Conveyancing is competitive, and it is difficult. It has always attracted significant risk of claims, notwithstanding the low cost which firms can charge. Unfortunately, life for the average conveyancer has just been made much harder following the Court of Appeal’s long-awaited judgment in the linked appeals of Dreamvar (UK) Ltd v Mishcon de Reya and P & P Property Ltd v Owen White and Catlin LLP which was handed down this morning. Mills & Reeve acted for the successful estate agents in this case.
The cases had to consider the growing volume of claims involving identity theft during the sale of property. In cases where an imposter poses as the true owner of a property and seeks to sell it, who is liable to the buyer after the fraud is identified and the buyer realises that they have not obtained title to the property they planned to buy? They will have lost the purchase money and the question which the court had to consider was whether they have any basis to recover that from their solicitor, the imposter’s solicitor or the imposter’s estate agent.
This diagram will help explain how these frauds take place:
The court was being asked to reach a difficult decision. Who, amongst a number of innocent victims of the imposter’s fraud, should bear the loss? Should it be the buyer, who has probably never met the imposter and could not realistically do anything to prevent themselves being a victim of the fraud? Should it be the buyer’s solicitor, who has no contact with the imposter and has no means of identifying that a transaction is fraudulent? Or should it be the imposter’s solicitor and estate agent, who are the ones who have contact with the imposter, but are almost certainly entirely innocent victims of a sophisticated fraud where the imposter is able to produce convincing evidence of their identity?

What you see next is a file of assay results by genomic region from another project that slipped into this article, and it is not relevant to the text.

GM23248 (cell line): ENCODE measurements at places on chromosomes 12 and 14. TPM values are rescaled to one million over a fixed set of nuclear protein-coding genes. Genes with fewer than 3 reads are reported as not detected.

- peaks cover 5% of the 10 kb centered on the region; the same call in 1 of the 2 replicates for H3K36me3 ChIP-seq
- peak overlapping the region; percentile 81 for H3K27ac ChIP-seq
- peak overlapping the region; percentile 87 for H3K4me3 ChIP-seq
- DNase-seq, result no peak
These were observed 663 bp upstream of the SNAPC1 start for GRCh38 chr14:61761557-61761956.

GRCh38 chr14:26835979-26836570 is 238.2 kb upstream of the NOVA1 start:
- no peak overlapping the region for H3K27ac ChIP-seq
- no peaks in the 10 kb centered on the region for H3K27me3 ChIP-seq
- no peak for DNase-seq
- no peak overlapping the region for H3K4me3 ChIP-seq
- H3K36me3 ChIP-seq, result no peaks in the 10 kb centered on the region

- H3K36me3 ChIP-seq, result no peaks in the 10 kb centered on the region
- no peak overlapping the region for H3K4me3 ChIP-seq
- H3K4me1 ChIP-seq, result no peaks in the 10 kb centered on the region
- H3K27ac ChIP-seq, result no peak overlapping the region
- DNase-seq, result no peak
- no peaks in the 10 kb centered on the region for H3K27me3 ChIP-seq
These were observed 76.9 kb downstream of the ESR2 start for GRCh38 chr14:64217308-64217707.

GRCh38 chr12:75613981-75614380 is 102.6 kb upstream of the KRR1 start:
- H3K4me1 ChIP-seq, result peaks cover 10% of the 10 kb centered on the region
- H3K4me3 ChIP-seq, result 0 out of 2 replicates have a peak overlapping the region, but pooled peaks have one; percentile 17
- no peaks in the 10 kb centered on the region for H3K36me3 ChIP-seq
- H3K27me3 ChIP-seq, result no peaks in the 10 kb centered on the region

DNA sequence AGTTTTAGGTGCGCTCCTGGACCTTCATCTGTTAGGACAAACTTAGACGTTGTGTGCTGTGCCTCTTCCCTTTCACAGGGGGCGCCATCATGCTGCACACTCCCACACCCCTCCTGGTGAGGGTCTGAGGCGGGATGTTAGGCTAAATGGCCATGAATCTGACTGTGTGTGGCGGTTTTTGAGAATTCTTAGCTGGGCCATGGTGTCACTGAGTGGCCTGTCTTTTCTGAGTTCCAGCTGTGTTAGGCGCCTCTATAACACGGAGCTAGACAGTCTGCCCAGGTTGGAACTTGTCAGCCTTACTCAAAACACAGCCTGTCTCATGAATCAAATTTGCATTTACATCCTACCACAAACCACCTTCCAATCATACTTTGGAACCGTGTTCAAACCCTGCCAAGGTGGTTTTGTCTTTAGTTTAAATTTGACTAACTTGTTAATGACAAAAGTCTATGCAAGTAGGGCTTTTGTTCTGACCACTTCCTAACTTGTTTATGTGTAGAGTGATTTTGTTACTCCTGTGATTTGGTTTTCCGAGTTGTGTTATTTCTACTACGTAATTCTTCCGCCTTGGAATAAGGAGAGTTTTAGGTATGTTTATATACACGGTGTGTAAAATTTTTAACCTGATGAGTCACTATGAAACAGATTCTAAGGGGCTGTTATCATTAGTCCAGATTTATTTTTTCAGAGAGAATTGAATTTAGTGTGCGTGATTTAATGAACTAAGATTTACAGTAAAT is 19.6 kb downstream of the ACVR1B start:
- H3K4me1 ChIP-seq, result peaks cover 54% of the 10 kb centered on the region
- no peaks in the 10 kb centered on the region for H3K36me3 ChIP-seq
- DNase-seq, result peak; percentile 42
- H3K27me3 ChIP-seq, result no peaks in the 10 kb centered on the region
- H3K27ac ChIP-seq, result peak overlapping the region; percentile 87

The Court of Appeal has decided that the solicitors should bear the brunt of the liabilities. The effect of the decision risks making solicitors effective guarantors that a transaction is genuine. A summary of the duties which each solicitor might owe can be seen in the table below;
It is disappointing, given the wide potential effect of the decision, that the court did not give any real guidance about what solicitors can do to avoid their liability, and that the court was unwilling to excuse a breach of trust under section 61 of the Trustee Act 1925 when the solicitor in question had performed their role perfectly.
The decision will have potentially significant effects on solicitors’ own insurance arrangements and it will inevitably lead to practical difficulties during the course of conveyances as buyers’ and sellers’ solicitors each try to pass liability onto the other.
It can only be hoped that, pending any appeal, the Law Society and the Council for Licensed Conveyancers provide urgent guidance about how conveyancers should proceed in light of the decision. However, it may be that the real solution is for the insurance market to develop identity theft cover for transactions which can sit aside other policies such as defective title indemnity policies.
For a more in-depth analysis of the decision please click here to read our detailed legal briefing.
If you would like to talk in more detail to one of our team, please do contact us.